Here is another example of a sidestep from an original, this time from the New Yorker magazine, again with a diagram summarising its dynamics.
Certain locations, such as the toy shop, the art gallery, the film set and the theatre, can be referred to as a copy-rich environment. To wit, in this particular case, we find that a property of a film set has been copied by its living ‘occupant’, the actress, here dressed in the uniform of a maid. And the result is likely to appeal to an adult male readership in particular. Incidentally, we cannot be sure whether the maids uniform is a copy of an original (which is often the case with the wardrobe in a film set or theatre) or simply a maid’s uniform bought off the peg. However, the wardrobe is usually a part of this copy-rich environment of the set, providing copy costumes that are generally custom made for any particular film, albeit it with varying degrees of authenticity, so it is likely that this uniform is indeed a copy.
It is interesting to compare the path of ‘joke resolution’ with the path of ‘joke creation’ in this cartoon. We would normally expect the joke resolution to start with the result of the twist, because that is what we look for first. At which point we then move on to the logic that supports this twist. That is, we focus on the similarity between the dress and the film set facade, and from there we shift to the parallel between the original/copy pair of the building/film set, and the proposed pairing between the original costume and the modifed dress worn. It is this parallel that points to the ‘logical’ outcome of the twist, leaving us free to enjoy the result, at least for the brief moment of the joke.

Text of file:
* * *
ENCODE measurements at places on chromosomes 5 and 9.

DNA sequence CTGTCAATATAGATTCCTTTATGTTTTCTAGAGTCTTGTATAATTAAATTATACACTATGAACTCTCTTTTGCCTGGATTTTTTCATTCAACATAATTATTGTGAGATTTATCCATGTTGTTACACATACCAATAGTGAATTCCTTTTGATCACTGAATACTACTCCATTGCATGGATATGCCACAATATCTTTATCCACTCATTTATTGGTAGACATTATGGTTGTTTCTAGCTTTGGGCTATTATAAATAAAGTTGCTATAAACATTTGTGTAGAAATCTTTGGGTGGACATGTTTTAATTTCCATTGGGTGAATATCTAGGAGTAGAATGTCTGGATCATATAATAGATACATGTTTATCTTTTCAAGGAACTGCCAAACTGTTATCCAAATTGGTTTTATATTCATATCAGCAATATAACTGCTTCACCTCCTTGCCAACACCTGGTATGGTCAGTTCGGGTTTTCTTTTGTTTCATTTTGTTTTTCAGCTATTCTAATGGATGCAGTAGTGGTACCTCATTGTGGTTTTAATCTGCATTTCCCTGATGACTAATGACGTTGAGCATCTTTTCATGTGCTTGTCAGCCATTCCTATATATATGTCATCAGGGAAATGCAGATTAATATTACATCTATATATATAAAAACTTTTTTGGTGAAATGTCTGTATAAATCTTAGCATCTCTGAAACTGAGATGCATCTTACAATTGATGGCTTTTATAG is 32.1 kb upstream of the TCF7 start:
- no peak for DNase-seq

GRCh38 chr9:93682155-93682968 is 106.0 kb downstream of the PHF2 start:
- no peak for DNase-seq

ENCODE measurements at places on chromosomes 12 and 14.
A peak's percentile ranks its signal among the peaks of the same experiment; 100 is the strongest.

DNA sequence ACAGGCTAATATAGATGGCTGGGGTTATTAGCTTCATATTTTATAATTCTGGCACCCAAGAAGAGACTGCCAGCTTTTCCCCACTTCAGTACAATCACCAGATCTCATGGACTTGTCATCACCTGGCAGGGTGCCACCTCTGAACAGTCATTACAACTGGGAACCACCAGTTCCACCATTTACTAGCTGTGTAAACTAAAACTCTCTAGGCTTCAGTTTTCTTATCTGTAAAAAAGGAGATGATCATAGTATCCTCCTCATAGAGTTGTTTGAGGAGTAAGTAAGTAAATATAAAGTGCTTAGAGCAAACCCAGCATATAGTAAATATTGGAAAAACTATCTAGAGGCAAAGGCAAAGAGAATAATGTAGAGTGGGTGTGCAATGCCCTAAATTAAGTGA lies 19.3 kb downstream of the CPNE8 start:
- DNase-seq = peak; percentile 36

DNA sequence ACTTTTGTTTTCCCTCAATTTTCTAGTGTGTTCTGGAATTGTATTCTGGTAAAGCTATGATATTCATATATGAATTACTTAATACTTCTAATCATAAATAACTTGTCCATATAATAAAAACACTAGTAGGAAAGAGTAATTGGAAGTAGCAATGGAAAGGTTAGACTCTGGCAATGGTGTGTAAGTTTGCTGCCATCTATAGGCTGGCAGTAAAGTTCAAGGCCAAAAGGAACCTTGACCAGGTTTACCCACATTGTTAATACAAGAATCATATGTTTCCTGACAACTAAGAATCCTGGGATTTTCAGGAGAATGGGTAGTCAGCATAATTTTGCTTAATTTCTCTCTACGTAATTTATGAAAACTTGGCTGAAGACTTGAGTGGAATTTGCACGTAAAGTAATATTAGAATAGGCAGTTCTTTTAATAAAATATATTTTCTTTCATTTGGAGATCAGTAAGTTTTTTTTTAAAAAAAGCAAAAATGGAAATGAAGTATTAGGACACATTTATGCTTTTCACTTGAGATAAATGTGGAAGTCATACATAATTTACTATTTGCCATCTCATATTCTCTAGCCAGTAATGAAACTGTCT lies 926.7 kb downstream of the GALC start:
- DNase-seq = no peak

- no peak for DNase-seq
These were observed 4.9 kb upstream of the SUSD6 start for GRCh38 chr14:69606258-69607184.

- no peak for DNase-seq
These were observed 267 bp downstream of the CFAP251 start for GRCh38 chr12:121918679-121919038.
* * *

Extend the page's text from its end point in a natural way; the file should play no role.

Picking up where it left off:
The path of joke creation takes quite a different course however. It likely starts with the film set because, being a duplicate reality, and a full scale ‘copyscape’, it is already a favourite hunting ground of cartoonists. Once there, the next step is some of that ‘controlled mind wandering’ that we have referred to before. So for example, the humorist might play with the various components of the film set (context neighbours in fact) and simply pursue different lines of thought, most of which will come up with absurdities, banalities or options that might be alright, but cannot be supported. And perhaps the pervasive and characteristic copy property of the film set, which is that it lacks a back, will act as a focus for a ‘what if?’ when applied to the context neighbours nearby. The maid is just such a nearby neighbour, and it is a short step from her, to her dress, and then to a parallel modification to mimic the film set facade.